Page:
College-Age Children Face Loss of Support During Divorce

When divorce happens as soon as the kids leave the nest, it can present particular stress for the college-age children of divorcing parents. In Maryland, child support generally ends when a child turns 18, or graduates from high school (if living at home). Divorcing parties can agree to divide college expenses, but nothing in the law says that divorcing parents must pay to support their college-age children.

With budgets stretched thin between two households and legal expenses, some college students may find support from parents hard to come by. This can create financial problems for students relying on their parents for tuition or living expenses. In addition, college students generally must disclose financial information from both parents when applying for student loans and need-based scholarships. When their parents are going through a high-conflict divorce, even getting those forms filled out can be difficult and emotionally taxing.

Gray Divorces Raise Questions About Grandparenting Relationships

When spouses get divorced near retirement age, it is often called “gray divorce.” In the legal world, gray divorce often focuses on the correct distribution of Social Security benefits and retirement and pension payouts. It might also involve negotiating a fair alimony award for a long-time homemaker. One topic that seldom shows up in the courtroom is how a gray divorce will affect the extended family.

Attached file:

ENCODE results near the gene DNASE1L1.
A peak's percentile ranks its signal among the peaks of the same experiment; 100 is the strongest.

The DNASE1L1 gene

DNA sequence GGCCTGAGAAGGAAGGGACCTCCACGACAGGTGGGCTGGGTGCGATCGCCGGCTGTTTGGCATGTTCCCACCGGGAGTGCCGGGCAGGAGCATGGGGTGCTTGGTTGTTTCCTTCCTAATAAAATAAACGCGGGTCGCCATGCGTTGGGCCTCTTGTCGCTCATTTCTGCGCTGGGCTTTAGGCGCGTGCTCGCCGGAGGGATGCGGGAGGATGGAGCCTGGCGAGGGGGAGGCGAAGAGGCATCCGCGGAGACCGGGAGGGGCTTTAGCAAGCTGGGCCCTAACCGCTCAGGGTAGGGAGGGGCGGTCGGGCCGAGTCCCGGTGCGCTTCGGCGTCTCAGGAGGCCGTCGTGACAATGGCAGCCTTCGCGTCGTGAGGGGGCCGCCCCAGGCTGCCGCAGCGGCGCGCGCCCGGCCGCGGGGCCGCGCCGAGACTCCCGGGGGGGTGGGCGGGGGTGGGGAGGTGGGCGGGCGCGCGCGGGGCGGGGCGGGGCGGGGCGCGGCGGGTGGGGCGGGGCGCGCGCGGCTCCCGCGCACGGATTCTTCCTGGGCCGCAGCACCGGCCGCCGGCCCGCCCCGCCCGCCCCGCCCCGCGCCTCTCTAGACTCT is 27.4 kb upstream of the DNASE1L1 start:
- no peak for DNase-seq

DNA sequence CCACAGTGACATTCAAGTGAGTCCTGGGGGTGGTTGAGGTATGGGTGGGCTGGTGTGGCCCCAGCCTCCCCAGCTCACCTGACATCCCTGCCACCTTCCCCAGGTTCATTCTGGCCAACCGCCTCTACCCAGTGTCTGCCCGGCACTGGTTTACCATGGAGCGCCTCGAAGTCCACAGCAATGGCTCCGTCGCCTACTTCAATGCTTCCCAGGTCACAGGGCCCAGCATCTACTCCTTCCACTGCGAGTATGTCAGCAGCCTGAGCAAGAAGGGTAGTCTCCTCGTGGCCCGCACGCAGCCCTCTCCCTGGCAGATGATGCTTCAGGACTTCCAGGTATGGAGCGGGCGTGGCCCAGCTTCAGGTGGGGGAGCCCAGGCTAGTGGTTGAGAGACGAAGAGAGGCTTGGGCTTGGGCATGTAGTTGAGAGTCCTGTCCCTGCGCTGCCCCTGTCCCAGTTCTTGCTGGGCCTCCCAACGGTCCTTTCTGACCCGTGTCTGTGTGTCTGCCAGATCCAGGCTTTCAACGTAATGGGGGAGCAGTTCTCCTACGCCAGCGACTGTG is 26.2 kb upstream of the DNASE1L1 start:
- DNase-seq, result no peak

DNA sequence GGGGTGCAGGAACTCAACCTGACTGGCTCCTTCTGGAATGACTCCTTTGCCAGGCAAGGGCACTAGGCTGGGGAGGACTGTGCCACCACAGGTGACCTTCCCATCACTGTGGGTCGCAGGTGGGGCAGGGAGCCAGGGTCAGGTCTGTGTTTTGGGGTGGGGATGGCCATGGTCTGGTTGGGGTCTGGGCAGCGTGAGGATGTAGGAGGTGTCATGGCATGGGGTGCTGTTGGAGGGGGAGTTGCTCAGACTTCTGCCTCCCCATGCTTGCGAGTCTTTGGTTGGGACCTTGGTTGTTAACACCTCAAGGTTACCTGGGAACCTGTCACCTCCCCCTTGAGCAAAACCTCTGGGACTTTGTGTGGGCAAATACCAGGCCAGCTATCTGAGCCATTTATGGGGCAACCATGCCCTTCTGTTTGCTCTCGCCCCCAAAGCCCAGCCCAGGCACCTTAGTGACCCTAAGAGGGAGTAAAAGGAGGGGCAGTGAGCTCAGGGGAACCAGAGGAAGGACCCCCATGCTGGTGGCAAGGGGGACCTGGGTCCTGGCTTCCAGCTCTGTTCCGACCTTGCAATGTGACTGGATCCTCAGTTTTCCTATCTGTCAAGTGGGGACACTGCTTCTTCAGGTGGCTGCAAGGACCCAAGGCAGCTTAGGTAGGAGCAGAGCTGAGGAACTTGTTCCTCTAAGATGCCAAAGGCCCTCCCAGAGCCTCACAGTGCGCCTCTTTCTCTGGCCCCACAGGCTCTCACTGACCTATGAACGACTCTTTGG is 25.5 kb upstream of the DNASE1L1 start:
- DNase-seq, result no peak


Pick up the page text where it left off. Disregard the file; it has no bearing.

Grandparents play a key role in many families’ lives. Whether they host holiday gatherings or provide regular childcare, grandparents are often a part of their adult children’s lives long after they have families of their own. Negotiating a new family dynamic around these events can be difficult. It may require frank and frequent conversations between the now-divorced spouses, their adult children, and their sons- and daughters-in-law about how extended family involvement will look going forward.

How to Reduce the Impact of Divorce on Adult Children

Parents don’t stop loving their children when they move away from home. If you are a divorcing parent, or an adult child of divorce, there are some things you can do to reduce the impact of that proceeding on you and your family:

  • Have an in-person family meeting to address holidays, traditions, and family expectations
  • Let (or insist on) adult children be neutral actors, not brought into divorce proceedings on either side
  • Avoid (or set a boundary against) bad-mouthing the other parent to adult children, in-laws, or grandchildren
  • Talk about the emotional impacts of divorce with adult children as well as minor children, and give them space to process their emotions
  • Avoid language that blames years of discord and conflict on the adult children

At the Law Office of Shelly M. Ingram, our divorce attorneys know how hard it can be to talk to your children about divorce, even once they’re adults. We can help you plan when and how the initial divorce conversation happens, and respond to your adult children’s concerns. Call (301) 658-7354 or contact us today to schedule a confidential consultation with one of our Maryland attorneys.

Categories: Divorce